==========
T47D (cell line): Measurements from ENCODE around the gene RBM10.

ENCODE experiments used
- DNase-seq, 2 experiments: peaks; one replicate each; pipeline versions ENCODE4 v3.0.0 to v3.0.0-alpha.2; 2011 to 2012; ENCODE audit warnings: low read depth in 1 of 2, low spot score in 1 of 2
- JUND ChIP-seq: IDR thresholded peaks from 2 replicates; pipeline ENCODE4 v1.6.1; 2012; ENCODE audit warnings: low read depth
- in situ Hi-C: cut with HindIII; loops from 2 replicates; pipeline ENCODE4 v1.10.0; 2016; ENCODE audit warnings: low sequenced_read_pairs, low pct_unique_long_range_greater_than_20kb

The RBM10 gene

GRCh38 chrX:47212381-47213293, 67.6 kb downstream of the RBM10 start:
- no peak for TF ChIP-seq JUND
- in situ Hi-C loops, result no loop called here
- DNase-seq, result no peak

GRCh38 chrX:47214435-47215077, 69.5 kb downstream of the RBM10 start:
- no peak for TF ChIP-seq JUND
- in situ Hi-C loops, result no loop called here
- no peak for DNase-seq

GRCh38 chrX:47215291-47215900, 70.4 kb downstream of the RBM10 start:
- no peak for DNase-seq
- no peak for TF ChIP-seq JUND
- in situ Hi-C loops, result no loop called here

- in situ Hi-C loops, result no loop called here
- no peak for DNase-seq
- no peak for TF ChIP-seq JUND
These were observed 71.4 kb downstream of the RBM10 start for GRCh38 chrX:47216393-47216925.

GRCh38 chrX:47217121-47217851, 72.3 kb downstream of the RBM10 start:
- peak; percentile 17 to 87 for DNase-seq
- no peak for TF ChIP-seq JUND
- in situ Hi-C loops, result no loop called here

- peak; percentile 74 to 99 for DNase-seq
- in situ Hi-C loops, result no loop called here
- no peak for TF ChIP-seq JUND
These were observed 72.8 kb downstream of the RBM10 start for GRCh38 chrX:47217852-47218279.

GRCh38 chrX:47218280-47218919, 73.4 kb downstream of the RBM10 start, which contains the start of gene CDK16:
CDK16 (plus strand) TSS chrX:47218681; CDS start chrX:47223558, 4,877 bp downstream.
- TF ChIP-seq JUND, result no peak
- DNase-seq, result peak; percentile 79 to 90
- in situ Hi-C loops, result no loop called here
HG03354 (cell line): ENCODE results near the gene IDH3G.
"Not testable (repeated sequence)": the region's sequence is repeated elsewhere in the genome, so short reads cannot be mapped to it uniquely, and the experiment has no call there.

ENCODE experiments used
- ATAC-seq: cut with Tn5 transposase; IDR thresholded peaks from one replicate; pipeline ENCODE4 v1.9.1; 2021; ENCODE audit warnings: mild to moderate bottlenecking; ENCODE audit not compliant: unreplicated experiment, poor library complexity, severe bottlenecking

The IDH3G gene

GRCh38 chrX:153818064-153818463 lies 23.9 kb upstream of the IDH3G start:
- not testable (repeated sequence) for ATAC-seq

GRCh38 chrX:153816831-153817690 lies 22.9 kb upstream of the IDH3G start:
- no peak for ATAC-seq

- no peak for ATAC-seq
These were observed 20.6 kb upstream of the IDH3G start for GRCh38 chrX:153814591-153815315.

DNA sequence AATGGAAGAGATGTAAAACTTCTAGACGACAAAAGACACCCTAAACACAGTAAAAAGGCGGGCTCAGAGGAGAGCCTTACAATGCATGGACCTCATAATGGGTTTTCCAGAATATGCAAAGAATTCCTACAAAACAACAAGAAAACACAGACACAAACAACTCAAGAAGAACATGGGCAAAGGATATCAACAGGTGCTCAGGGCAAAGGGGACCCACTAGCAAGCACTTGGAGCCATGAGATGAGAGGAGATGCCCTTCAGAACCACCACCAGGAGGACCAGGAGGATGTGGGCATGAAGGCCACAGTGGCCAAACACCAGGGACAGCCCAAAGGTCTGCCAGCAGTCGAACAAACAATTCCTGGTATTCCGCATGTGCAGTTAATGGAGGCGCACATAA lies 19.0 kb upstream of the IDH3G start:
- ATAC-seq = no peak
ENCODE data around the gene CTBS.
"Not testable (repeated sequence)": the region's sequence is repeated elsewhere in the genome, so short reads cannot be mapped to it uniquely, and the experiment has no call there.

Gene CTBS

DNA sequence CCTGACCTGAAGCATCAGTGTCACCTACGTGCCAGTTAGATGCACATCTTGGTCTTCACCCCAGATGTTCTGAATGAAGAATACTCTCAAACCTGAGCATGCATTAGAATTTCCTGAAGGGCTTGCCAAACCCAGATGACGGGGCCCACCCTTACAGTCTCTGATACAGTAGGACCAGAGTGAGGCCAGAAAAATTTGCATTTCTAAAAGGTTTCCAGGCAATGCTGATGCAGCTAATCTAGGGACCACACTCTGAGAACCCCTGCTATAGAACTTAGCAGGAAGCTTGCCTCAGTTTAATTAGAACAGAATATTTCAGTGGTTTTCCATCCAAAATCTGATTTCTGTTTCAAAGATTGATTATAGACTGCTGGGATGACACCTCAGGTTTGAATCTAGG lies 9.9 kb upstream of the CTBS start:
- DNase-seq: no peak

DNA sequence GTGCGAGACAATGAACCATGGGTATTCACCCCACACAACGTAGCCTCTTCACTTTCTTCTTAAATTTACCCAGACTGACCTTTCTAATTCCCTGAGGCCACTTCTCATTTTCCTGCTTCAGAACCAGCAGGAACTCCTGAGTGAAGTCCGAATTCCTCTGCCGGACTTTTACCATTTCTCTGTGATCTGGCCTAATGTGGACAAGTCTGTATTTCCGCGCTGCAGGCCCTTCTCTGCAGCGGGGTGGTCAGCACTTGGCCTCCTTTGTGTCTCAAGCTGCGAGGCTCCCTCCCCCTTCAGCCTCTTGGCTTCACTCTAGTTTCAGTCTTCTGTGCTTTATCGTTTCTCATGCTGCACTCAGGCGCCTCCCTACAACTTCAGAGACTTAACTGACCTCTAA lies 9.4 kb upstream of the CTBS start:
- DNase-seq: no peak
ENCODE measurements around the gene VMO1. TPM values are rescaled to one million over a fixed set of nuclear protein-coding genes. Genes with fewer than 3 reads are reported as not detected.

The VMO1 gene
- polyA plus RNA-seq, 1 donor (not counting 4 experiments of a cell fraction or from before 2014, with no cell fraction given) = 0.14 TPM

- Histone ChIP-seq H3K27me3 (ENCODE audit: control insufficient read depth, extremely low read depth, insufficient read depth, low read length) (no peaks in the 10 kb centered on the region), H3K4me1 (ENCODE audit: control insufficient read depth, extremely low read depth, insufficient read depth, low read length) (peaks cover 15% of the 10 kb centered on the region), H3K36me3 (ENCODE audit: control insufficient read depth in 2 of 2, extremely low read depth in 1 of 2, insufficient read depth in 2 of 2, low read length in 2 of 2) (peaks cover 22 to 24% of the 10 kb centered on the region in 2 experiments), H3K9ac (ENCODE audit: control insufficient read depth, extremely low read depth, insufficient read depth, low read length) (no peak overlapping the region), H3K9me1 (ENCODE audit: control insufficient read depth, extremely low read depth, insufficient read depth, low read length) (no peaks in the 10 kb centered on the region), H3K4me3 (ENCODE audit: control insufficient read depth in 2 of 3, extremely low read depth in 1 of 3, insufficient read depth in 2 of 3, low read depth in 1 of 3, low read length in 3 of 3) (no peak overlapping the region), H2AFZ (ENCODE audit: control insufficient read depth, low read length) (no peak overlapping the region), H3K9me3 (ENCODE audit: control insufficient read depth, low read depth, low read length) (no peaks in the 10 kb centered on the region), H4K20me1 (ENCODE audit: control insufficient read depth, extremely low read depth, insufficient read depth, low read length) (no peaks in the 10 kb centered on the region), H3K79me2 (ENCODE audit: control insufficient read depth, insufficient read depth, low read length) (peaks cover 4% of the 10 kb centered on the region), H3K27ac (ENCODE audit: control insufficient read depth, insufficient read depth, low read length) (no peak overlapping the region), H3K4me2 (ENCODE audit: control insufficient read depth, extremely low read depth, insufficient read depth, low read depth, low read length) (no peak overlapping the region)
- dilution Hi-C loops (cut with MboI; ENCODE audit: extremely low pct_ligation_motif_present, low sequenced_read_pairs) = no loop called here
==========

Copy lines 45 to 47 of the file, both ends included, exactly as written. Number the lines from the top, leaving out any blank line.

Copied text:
- no peak for ATAC-seq
These were observed 20.6 kb upstream of the IDH3G start for GRCh38 chrX:153814591-153815315.

DNA sequence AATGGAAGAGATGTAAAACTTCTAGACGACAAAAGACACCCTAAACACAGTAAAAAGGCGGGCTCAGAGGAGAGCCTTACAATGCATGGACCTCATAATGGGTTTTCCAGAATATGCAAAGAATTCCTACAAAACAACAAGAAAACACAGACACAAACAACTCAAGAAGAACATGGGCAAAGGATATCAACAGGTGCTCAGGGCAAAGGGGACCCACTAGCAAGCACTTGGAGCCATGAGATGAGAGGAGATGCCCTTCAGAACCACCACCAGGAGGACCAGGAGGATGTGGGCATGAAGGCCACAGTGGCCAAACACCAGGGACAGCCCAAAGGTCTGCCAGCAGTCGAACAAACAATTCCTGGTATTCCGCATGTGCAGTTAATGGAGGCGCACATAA lies 19.0 kb upstream of the IDH3G start: